“The whole point of taking pictures is
so that you don’t have to explain things with words.”
–Elliott Erwitt, The Joy of Photographing People
November 23, 1976 was a Tuesday. Thanksgiving was just two days away, and the kids at an elementary school outside of Boston gathered in the school cafeteria for a paper-plate Thanksgiving feast. Some of them donned Indian costumes and feather headbands made out of brown paper bags. Most of the boys wore tall black pilgrim hats fashioned out of black construction paper. The majority of girls wore white paper pilgrim bonnets and collars.
I have been gathering photos of Gen-Xers for this blog for so many years. These black and white photos are such an amazing find. Rarely have I come across such clear images taken of school children in the 1970s. It was such a shoddy era for candid photography. Too many broken flash cubes. Too many Fotomats.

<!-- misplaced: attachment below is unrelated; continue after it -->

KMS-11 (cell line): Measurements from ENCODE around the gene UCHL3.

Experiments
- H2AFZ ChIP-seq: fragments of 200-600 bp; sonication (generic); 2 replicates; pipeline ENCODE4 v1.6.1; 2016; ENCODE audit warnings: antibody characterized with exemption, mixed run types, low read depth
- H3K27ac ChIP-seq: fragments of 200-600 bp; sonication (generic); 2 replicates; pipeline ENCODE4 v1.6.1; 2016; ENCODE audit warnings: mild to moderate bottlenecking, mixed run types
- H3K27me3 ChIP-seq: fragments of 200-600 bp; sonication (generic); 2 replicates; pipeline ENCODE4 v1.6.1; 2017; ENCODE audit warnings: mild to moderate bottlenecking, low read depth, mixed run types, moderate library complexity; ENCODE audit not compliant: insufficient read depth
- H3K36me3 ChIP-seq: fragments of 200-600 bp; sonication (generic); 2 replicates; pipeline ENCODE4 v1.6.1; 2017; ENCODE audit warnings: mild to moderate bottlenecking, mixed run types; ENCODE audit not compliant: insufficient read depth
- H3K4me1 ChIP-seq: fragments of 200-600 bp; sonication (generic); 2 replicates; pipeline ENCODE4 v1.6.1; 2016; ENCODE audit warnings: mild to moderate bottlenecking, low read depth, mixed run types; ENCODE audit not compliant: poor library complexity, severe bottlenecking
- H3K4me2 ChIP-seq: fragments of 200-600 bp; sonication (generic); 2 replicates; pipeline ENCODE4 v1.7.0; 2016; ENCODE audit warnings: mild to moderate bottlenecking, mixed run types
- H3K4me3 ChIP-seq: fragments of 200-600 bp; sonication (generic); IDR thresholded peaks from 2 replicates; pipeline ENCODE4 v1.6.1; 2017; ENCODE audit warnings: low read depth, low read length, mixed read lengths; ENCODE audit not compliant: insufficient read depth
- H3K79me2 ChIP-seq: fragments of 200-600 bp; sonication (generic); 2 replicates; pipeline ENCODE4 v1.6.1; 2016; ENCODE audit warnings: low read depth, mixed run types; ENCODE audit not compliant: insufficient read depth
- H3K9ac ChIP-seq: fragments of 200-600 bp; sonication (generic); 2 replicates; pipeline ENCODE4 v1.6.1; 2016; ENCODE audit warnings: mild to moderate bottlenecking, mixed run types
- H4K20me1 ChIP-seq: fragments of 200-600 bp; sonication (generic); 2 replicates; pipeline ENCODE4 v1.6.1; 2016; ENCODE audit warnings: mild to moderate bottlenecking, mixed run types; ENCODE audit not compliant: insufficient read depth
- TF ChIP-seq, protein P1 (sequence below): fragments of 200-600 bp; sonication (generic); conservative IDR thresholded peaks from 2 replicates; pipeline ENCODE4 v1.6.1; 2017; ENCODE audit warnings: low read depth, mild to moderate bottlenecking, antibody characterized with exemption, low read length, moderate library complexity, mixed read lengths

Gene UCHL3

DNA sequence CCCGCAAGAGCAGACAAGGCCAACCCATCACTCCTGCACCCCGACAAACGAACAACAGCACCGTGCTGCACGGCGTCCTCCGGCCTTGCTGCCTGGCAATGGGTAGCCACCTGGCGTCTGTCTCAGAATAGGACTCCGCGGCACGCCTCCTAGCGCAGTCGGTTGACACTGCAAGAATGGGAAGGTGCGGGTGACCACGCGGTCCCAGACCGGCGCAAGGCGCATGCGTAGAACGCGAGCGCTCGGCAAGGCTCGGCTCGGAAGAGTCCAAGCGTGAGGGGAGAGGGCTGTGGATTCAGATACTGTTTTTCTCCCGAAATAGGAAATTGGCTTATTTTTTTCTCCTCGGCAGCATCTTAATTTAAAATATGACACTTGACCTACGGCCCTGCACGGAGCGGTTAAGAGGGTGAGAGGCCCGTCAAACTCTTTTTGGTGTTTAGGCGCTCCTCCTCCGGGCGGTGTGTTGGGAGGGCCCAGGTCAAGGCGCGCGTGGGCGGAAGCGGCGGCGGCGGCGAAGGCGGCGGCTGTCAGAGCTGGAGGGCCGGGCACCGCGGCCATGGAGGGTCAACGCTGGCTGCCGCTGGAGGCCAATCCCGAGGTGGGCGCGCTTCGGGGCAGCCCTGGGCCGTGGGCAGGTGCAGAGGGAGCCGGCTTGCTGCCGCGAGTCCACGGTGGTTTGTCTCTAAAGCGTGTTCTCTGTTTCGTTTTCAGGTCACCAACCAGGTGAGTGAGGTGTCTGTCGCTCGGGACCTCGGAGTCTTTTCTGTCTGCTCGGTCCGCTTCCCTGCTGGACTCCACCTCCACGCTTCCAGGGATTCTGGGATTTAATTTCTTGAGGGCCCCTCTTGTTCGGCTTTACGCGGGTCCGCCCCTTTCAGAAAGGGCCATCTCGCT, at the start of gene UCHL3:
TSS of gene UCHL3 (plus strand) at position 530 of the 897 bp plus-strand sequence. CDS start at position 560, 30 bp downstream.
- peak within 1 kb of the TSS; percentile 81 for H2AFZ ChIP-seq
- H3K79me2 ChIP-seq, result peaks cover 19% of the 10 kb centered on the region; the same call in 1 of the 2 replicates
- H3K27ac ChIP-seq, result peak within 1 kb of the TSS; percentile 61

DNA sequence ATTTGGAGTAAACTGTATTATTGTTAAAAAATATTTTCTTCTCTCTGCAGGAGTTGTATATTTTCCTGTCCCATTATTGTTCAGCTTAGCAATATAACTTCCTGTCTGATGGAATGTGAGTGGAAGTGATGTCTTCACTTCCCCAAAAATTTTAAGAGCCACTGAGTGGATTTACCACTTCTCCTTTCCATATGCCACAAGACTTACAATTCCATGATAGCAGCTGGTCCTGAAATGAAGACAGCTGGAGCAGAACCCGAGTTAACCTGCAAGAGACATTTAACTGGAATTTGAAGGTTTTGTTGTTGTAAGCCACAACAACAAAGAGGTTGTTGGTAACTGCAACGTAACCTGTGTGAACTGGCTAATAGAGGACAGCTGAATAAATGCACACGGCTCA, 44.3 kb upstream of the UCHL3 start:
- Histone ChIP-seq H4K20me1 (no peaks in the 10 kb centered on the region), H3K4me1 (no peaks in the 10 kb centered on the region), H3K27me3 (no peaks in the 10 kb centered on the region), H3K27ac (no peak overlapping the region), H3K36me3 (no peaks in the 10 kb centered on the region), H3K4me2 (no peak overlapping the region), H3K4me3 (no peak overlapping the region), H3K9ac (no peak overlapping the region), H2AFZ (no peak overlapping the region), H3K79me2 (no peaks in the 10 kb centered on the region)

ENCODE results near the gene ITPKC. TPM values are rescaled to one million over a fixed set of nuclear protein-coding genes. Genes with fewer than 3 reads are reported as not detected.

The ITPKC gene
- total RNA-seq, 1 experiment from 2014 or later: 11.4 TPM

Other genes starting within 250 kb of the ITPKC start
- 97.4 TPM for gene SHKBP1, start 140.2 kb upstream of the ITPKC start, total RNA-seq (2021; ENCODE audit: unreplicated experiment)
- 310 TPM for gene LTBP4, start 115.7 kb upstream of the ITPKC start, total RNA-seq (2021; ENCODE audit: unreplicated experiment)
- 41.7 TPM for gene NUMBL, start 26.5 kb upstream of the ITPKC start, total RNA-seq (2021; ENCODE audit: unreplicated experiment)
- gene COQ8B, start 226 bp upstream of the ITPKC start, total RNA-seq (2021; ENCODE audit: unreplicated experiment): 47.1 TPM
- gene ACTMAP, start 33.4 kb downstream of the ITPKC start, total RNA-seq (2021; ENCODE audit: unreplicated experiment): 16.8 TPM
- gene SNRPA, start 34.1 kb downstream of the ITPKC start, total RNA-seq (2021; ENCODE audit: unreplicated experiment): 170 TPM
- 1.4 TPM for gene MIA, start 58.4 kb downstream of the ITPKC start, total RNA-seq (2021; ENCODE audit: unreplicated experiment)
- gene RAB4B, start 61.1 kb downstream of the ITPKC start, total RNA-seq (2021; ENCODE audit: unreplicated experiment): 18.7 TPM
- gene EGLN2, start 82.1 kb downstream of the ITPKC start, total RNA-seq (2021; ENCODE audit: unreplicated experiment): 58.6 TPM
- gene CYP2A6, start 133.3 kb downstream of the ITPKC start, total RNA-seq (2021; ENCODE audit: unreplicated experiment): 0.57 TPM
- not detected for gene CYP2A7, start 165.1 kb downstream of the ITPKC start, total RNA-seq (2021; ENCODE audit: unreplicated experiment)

I wrote about 1970s photography in a 2017 post after discovering a beautiful photo archive of Barry Rich’s family. If you’re new to this blog, I invite you to check ou Barry Rich Photo Archive Features the Splendid History of Gen-Xers in the 20th Century. Here is an excerpt:
Finally, Rich shot with 35 mm film in those glorious days before duck-lipped selfies and oversharing. His photos are the splendid history of not only his beloved sons, but their generation. They illuminate what the 110 snapshots and Polaroids rarely captured and struggled to preserve: the contrast, composition and color fidelity of Generation X. With his pictures, he preserved our depth of field.”
These images of 3rd-grade pilgrims and Indians — all first-wave Gen-Xers born in 1966 and 1967 — illuminate brief moments in time for the Baby Buster Generation more commonly referred to as Generation X. In many of the frames, the children are unaware that someone is clicking a camera. In other instances when the lens finds an eye, the child peering back looks tentative and distrusting.
Beyond a crowded lunchroom and the obligatory school cafeteria Thanksgiving, what exactly did the photographer capture? What do the pictures tell us about America during Thanksgiving 1976? Do the images make any cultural or political statements? If so, what are they?
Photo Credit: B Fasulo